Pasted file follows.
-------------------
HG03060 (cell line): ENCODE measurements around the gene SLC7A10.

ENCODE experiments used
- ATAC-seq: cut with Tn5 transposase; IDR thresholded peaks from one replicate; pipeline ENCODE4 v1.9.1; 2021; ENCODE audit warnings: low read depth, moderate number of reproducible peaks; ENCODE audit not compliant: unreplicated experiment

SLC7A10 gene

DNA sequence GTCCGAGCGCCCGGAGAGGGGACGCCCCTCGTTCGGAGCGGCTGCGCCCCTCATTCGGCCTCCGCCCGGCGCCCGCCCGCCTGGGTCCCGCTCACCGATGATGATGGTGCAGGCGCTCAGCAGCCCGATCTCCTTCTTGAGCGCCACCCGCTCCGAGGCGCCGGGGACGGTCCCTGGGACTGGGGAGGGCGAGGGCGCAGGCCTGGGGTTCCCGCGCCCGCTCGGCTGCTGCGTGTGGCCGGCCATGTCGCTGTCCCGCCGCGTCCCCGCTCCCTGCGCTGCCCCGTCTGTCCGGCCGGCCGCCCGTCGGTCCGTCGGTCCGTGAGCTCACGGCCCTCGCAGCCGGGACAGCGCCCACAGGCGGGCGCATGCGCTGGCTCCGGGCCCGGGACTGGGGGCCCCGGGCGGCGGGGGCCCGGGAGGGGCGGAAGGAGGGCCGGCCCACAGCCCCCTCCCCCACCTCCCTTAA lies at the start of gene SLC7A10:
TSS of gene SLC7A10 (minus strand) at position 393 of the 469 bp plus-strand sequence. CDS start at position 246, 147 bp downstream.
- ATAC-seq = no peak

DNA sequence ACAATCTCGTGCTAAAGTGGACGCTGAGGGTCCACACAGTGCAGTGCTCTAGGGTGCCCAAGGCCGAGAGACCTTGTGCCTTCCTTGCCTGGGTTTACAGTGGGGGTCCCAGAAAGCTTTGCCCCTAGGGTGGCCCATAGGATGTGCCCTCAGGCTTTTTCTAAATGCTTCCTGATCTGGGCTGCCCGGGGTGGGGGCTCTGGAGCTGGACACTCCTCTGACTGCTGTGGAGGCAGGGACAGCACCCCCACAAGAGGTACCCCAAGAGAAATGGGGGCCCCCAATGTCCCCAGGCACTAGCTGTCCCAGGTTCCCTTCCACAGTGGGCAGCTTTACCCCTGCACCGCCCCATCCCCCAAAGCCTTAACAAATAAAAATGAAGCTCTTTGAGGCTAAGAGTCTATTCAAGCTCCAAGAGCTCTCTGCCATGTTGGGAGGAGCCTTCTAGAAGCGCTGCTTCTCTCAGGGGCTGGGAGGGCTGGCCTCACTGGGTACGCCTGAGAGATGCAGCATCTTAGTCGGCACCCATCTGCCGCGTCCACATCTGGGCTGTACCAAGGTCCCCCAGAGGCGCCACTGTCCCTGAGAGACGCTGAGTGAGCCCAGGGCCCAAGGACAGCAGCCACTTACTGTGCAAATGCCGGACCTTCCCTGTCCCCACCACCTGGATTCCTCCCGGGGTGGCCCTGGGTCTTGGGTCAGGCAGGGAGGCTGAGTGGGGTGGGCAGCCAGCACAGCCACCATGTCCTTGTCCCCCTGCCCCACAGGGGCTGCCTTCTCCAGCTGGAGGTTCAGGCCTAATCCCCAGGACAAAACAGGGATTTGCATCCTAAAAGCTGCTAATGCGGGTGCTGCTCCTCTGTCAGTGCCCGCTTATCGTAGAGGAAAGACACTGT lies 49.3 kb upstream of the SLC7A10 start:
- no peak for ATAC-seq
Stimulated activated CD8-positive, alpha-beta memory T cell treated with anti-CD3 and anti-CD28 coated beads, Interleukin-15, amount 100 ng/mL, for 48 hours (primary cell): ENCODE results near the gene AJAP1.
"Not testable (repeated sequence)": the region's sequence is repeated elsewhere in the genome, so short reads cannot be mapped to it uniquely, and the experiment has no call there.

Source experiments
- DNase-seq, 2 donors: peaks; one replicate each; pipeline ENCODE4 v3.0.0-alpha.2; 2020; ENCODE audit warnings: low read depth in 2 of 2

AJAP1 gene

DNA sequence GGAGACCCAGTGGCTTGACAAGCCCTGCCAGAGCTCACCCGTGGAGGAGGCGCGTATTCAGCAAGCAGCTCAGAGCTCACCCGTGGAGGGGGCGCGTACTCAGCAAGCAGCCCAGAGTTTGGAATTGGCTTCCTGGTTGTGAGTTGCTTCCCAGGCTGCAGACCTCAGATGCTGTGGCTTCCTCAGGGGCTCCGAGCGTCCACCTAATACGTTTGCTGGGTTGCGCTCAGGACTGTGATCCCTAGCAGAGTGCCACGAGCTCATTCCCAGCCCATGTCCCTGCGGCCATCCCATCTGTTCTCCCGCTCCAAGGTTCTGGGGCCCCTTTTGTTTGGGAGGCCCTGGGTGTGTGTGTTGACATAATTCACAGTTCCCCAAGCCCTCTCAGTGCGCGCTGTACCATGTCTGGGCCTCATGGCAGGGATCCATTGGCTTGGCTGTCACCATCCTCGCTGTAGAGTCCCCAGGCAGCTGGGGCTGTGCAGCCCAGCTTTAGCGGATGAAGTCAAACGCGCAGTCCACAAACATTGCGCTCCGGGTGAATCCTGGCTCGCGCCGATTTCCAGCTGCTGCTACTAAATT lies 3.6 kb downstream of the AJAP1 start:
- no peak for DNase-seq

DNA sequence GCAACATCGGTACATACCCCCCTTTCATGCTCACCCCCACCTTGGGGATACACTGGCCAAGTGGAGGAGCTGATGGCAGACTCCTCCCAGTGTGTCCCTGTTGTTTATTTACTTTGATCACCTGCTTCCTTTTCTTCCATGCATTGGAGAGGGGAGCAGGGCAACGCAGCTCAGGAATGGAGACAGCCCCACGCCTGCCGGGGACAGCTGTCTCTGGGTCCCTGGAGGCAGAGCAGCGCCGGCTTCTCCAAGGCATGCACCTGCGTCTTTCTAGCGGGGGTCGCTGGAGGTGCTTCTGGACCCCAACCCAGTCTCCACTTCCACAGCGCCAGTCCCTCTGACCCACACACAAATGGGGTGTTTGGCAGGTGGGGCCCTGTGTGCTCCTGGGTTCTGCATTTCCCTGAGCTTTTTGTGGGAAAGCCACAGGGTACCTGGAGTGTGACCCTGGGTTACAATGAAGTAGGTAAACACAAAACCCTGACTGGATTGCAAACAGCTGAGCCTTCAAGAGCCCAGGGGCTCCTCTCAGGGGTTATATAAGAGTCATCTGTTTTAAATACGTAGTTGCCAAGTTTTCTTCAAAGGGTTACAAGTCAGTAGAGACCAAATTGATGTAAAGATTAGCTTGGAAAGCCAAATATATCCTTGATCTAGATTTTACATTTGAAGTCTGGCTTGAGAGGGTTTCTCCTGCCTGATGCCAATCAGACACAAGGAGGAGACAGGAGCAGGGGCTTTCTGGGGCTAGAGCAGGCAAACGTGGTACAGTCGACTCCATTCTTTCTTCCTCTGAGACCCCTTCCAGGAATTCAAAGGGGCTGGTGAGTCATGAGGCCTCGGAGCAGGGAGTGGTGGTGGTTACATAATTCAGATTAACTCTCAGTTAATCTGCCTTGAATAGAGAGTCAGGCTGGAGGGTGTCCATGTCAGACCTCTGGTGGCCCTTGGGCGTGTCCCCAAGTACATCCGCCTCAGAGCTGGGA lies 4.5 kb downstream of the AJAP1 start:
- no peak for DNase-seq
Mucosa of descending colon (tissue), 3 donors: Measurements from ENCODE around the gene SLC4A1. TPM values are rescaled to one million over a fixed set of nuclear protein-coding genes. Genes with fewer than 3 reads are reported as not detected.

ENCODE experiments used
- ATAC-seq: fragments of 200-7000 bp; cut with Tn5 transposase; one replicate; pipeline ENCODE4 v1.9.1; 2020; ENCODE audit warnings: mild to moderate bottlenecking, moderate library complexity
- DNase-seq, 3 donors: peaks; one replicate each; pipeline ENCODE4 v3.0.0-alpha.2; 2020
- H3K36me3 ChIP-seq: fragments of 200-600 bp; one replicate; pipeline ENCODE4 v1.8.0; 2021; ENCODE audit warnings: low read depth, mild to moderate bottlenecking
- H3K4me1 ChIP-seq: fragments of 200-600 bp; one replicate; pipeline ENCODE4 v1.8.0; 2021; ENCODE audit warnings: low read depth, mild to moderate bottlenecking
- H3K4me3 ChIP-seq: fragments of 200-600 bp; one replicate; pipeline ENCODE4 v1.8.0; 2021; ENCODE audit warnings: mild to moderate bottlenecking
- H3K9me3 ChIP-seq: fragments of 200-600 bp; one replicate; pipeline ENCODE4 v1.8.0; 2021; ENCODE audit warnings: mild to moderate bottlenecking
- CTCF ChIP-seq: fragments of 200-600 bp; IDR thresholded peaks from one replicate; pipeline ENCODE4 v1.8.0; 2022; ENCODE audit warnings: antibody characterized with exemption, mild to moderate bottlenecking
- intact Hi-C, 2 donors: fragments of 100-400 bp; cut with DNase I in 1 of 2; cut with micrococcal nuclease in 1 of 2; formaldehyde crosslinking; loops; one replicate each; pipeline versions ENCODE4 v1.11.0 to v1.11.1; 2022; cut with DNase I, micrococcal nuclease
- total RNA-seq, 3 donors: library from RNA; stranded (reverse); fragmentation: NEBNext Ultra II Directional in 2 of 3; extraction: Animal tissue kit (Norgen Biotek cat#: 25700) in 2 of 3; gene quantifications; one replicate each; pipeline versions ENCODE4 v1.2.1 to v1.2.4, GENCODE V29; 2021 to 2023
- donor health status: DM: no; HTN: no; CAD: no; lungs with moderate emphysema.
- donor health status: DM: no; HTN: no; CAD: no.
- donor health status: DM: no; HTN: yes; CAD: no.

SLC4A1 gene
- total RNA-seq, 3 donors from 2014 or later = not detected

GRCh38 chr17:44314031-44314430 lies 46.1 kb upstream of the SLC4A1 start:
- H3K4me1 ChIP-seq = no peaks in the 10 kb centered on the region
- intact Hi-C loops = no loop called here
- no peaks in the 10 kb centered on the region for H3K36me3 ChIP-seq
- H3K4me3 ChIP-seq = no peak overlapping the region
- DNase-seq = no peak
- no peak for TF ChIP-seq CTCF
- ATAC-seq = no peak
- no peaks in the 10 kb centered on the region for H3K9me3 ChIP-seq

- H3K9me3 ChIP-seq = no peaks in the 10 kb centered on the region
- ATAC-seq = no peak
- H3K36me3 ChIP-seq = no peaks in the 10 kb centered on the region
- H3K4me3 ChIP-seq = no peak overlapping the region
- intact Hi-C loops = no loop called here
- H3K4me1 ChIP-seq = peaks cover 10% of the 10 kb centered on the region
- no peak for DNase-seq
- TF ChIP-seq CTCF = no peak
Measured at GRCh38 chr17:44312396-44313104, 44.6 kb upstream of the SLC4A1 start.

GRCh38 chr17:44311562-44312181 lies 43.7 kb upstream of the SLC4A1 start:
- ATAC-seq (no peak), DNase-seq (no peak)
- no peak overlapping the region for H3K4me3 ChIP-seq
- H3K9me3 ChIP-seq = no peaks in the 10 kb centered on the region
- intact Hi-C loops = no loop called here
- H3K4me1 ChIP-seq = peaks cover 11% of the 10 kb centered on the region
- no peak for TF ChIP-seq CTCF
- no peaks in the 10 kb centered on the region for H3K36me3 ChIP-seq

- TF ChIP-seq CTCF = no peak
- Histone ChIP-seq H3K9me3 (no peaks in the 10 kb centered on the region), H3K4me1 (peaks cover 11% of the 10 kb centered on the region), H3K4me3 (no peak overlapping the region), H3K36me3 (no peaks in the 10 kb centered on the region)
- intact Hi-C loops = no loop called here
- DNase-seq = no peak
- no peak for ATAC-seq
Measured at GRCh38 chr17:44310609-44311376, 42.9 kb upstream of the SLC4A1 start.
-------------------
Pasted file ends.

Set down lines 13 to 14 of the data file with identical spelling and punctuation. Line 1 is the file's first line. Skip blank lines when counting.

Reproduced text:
- DNase-seq, 2 donors: peaks; one replicate each; pipeline ENCODE4 v3.0.0-alpha.2; 2020; ENCODE audit warnings: low read depth in 2 of 2

AJAP1 gene